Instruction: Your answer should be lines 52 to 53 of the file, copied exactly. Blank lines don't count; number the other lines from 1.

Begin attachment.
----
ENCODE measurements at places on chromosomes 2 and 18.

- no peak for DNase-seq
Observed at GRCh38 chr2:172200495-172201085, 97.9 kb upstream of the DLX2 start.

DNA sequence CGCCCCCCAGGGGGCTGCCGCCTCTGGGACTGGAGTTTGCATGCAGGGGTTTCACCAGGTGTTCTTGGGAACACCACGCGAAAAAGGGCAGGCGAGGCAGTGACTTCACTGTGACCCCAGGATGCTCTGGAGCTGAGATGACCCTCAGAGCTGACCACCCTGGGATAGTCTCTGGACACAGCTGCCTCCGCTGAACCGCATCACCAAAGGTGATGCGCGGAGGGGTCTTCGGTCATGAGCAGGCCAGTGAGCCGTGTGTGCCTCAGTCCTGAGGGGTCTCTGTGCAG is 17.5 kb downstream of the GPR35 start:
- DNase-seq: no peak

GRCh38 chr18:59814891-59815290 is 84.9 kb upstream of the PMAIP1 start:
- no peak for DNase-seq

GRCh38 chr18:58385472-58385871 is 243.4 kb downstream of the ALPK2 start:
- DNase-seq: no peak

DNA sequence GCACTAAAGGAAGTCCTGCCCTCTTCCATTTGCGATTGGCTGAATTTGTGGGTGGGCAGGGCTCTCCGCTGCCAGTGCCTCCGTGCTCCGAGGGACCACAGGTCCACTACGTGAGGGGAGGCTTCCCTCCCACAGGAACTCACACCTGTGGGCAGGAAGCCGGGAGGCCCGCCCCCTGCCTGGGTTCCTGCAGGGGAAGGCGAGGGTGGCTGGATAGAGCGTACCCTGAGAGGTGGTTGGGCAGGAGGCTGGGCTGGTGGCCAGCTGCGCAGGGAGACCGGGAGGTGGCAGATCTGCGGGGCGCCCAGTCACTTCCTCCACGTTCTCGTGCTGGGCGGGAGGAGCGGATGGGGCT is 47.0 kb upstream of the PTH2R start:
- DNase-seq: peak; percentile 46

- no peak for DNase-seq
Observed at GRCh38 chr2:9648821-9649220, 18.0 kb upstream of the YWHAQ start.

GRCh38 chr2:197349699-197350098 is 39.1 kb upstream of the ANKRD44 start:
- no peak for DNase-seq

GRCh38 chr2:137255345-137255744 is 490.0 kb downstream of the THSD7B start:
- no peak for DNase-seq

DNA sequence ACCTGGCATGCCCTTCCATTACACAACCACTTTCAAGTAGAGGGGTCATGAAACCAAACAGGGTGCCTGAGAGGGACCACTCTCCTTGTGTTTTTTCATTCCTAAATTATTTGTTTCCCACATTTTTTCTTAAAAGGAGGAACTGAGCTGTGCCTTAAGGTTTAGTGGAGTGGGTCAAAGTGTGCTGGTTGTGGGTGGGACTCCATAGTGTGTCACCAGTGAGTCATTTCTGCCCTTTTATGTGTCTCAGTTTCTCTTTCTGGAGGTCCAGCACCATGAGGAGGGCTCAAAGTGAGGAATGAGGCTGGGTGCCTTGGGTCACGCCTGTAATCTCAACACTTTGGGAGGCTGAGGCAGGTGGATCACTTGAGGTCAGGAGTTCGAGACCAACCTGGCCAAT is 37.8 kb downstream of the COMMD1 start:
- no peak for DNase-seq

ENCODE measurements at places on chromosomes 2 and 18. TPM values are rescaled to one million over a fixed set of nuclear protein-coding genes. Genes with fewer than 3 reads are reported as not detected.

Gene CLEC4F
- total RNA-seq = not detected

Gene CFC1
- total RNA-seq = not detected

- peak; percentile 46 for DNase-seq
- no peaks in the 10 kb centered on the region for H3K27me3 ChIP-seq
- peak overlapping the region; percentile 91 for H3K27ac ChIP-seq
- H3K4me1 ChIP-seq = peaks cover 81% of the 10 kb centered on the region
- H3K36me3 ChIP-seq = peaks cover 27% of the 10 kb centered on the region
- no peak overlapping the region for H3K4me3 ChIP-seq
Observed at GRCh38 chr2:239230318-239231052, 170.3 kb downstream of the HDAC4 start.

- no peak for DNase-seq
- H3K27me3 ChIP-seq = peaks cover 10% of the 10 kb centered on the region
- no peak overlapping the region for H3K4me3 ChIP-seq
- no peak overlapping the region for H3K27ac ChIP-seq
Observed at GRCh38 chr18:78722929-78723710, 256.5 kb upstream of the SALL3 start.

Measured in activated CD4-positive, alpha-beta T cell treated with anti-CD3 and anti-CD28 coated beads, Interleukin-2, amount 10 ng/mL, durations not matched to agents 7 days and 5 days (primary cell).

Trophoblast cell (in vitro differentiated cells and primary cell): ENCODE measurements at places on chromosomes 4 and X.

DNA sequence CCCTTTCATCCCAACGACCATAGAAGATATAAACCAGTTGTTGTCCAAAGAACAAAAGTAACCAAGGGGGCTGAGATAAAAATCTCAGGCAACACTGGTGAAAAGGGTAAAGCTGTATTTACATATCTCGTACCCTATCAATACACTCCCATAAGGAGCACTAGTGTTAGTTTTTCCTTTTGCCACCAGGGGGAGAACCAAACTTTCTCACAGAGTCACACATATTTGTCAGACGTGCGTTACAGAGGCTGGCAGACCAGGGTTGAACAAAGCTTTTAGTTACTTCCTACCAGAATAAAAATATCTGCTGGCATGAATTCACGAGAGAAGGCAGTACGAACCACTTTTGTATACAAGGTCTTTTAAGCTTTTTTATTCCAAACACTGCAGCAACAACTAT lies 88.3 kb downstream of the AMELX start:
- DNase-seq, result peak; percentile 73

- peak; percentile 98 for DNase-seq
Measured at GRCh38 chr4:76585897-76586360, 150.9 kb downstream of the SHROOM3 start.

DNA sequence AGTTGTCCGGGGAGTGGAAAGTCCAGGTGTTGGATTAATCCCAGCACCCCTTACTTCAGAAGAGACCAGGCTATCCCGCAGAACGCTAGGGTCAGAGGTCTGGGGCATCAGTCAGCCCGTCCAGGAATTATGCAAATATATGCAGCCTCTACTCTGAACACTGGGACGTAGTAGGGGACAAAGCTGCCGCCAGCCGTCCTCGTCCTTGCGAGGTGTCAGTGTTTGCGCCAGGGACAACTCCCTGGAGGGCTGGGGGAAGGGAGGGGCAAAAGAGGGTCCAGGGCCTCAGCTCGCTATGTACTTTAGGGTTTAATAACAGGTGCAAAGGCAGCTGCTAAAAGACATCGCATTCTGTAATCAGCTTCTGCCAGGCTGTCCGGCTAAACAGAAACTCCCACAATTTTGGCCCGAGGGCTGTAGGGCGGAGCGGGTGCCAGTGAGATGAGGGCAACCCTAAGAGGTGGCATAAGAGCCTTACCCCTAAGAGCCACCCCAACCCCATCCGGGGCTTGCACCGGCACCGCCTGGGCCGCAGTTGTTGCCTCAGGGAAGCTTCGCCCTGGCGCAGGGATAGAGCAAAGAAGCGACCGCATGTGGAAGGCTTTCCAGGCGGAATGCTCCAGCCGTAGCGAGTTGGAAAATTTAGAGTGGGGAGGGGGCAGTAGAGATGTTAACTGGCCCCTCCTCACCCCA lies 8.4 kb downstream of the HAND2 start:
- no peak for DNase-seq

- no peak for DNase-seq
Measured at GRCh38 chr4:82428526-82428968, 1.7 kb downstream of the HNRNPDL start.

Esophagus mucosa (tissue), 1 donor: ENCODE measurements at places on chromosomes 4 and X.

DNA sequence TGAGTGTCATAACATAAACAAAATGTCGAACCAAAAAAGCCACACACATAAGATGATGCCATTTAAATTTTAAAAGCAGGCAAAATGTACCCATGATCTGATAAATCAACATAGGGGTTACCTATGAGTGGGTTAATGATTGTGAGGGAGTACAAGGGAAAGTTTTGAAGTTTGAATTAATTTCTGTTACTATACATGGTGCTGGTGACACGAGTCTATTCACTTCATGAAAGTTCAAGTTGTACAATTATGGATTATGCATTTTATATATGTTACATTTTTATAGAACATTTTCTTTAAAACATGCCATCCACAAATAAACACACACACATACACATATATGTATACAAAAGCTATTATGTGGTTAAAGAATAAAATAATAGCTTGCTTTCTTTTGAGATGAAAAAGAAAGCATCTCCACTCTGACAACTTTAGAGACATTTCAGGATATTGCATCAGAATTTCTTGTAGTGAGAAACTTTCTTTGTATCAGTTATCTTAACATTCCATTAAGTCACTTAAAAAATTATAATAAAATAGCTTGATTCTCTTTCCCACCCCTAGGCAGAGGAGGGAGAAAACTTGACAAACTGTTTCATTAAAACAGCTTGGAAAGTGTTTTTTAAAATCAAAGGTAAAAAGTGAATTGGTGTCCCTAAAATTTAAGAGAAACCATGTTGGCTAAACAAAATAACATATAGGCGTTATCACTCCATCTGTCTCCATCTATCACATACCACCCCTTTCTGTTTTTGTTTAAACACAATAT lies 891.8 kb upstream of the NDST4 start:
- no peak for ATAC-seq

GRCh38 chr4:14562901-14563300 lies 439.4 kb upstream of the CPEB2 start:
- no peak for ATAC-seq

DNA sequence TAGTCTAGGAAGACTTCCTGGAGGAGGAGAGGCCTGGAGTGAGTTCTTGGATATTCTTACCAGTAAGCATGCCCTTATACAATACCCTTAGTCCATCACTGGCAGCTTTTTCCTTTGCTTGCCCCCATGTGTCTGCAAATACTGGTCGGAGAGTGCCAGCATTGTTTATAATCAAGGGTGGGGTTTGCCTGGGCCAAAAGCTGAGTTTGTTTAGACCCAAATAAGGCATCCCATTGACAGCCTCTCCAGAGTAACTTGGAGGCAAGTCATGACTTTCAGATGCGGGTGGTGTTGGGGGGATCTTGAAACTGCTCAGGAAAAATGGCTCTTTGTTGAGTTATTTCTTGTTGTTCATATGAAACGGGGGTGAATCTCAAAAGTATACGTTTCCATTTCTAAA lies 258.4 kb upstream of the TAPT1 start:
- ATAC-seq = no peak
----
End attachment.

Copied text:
DNA sequence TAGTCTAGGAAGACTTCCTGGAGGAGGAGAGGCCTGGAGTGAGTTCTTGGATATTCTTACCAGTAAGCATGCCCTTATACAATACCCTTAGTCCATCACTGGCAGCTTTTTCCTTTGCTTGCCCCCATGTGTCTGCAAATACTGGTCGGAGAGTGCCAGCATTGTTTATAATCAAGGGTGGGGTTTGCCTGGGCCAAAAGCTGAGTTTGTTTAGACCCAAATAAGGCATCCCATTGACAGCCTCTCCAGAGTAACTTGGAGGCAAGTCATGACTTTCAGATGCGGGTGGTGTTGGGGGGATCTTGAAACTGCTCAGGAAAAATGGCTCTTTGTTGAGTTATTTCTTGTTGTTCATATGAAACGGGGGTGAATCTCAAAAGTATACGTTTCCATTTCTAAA lies 258.4 kb upstream of the TAPT1 start:
- ATAC-seq = no peak